UW Professors Examine Long Marketing Life of the ‘Oz’ Myth As the three UW professors describe it, the book was born “on a balmy summer night in New York City in 2013.” They were passing the famed Gershwin Theatre late in the evening when a rush of theater patrons came out the front doors, excitedly discussing the stage production of “Wicked: The Untold Story of the Witches of Oz.” They noticed some were wearing tiaras, others dressed in green, and they even spotted a few sporting ruby red slippers. That got them thinking: How has Oz resonated so well through generations, and how many times can different versions of Baum’s original book be told through different platforms? The three professors’ book examines the long life of the Oz myth through the marketing machinery and the consumption patterns that have made its sustainability possible. Drawing on the fields of marketing, literary and cultural studies, and remediation theory, the authors examine key adaptations of Baum’s original publication. “For me, the biggest surprise was Baum himself. He wasn’t the impractical ‘dreamer of Oz’ we see in television movies,” Aronstein says. “Rather, he was an astute and savvy pioneer in the newly professionalized marketing field, and he used his experience to market and brand ‘Oz.’”

Oz in the News 11.15.18

There’s no place like home for ‘Ruby Slippers’ production “Ruby Slippers,” a creative collaboration through the University of Minnesota Theatre Arts and Dance Department, explores what happened the night Judy Garland’s ruby slippers were stolen from a museum in Grand Rapids, Minnesota. The production will run Nov. 19 and 20. “I was trying to find a new story to develop and I did a Google search of the three … oddest things … that have happened [in Minnesota], and up pops this article about these ruby slippers that were stolen from the Judy Garland museum in Grand Rapids, Minnesota in 2005,” said Luverne Seifert, the director of the show and a senior teaching specialist in the theatre arts and dance department. And so the idea for “Ruby Slippers” was born. The collaborators had six weeks to write the show and then six weeks to stage it. They drew heavily from the film “The Wizard of Oz,” as well as the TV series “Fargo” because of its focus on mystery and crime in Minnesota. They also tried to capture the grief of the community in Grand Rapids, like dialogue from an email written by a woman in Grand Rapids who was angry over the stolen slippers.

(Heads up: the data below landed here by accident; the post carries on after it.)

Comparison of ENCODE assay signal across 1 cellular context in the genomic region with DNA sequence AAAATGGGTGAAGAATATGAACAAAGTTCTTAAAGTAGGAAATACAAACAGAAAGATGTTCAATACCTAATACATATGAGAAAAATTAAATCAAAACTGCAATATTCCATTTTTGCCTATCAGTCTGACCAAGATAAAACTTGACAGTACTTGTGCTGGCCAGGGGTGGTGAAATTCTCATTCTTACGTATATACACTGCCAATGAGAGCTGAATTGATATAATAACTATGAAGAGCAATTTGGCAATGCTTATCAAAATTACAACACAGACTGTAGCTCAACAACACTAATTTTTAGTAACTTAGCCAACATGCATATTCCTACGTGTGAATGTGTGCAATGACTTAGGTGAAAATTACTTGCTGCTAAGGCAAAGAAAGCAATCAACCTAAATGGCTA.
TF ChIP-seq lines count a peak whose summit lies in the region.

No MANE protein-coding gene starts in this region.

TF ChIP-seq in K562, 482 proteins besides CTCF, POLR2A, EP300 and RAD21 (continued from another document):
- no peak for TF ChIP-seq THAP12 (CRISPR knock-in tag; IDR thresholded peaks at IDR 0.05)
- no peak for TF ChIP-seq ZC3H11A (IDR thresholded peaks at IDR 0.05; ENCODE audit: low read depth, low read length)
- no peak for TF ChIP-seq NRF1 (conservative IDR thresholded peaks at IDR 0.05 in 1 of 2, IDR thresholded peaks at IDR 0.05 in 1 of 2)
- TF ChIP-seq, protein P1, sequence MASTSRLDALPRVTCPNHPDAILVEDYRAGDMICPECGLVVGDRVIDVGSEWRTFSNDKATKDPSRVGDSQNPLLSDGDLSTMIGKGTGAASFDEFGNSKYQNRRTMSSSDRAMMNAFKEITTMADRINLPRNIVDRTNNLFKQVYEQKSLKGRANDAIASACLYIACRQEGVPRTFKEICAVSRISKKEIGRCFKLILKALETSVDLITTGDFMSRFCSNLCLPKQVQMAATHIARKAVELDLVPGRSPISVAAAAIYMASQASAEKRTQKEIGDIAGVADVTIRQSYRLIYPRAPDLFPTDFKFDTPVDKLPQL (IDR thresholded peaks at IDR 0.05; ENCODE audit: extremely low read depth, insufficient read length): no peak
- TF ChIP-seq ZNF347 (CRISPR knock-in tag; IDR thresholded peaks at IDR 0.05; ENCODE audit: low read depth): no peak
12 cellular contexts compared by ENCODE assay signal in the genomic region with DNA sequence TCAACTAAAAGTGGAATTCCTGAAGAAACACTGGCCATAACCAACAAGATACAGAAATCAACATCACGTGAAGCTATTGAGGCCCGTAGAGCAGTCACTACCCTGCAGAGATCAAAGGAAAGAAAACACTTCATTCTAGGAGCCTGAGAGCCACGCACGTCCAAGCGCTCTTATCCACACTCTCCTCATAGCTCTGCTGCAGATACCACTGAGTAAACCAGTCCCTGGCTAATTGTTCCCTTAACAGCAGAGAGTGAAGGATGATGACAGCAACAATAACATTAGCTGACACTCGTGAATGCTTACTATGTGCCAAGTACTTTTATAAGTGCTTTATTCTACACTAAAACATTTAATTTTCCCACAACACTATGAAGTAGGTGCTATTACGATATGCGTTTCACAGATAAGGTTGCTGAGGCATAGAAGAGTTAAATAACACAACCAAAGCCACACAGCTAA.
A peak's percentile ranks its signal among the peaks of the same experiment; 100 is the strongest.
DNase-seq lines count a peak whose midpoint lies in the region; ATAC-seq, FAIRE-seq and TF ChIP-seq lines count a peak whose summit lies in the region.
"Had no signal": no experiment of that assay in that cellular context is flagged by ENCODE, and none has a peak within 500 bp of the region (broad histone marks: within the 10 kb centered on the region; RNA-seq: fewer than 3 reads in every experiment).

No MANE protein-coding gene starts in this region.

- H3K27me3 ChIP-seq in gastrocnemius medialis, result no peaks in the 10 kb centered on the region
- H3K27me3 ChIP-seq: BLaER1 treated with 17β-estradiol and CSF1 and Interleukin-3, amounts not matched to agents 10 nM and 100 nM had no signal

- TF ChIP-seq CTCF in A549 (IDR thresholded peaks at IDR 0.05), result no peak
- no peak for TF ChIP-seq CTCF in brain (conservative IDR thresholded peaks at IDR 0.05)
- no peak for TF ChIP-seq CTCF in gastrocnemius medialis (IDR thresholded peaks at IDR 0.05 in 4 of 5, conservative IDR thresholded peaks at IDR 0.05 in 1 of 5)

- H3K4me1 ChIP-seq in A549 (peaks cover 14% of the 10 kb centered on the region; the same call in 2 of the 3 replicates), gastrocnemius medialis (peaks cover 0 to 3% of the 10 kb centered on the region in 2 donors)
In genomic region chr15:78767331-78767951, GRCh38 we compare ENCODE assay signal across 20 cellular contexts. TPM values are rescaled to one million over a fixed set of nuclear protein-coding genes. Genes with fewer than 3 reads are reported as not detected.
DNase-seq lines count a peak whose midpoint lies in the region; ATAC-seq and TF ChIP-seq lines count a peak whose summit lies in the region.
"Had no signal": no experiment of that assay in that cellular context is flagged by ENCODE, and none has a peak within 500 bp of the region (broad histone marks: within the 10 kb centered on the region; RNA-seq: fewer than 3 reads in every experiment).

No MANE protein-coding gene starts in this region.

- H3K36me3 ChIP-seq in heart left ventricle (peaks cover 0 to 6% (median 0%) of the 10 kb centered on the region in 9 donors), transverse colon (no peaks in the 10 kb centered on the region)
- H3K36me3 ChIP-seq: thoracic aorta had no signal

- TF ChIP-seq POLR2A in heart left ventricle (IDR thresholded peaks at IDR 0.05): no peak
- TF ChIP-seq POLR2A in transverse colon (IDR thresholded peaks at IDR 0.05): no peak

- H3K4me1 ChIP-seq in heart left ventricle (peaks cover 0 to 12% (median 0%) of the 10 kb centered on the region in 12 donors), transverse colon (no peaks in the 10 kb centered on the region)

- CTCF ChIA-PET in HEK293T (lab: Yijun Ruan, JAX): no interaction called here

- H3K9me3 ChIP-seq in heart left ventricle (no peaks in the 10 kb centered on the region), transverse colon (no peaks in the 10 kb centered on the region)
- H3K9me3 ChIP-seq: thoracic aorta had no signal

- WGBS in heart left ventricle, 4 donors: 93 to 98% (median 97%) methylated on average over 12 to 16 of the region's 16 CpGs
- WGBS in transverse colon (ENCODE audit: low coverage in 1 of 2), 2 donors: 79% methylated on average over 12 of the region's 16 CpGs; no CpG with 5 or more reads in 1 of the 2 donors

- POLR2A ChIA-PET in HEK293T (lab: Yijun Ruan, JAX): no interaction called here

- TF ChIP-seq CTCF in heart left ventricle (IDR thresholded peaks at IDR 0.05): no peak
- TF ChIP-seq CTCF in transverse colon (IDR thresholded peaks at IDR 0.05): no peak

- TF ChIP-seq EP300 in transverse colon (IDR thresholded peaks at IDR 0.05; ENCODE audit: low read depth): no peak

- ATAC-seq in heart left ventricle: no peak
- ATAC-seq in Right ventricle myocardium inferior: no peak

Oz in the News 11.9.18

‘Wizard of Oz’ draft scripts head for auction block A collection of draft scripts for “The Wizard of Oz” and other material from the archives of the 1939 film are going up for auction in December and could fetch up to $1.2 million. Los Angeles auctioneers Profiles in History said on Thursday four handwritten draft screenplays by Noel Langley were being sold. Langley, who died in 1980, was one of about a dozen screenwriters who worked on the big screen adaptation of L. Frank Baum’s children’s book that catapulted Judy Garland to fame and became an enduring movie classic. Langley’s first three original drafts, dated between April 5 and May 14, 1938, are being sold alongside a fourth draft of the screenplay, written by Florence Ryerson and Edgar Allan Woolf, and a fifth draft from August 1938 by Langley. “It is the single most important manuscript in Hollywood history,” Brian Chanes, head of consignment at Profiles in History, told Reuters. Chanes said the more than 150 pages of handwritten manuscript notes and pages were “the genesis of ‘The Wizard of Oz,’” tracing its development and changes from first draft to the final version. Some 16 photos of special effects, including the tornado sequence that transports Garland’s Dorothy from Kansas to the magical land of Oz, will be included in the single lot. The archive is being sold by an anonymous private collector who bought it years ago from the late Los Angeles memorabilia collector, Forrest J. Ackerman, Chanes said. Profiles in History put an estimated sale value of $800,000 – $1.2 million on the archival material, which will be auctioned during its Hollywood memorabilia sale in Los Angeles from Dec. 11-14.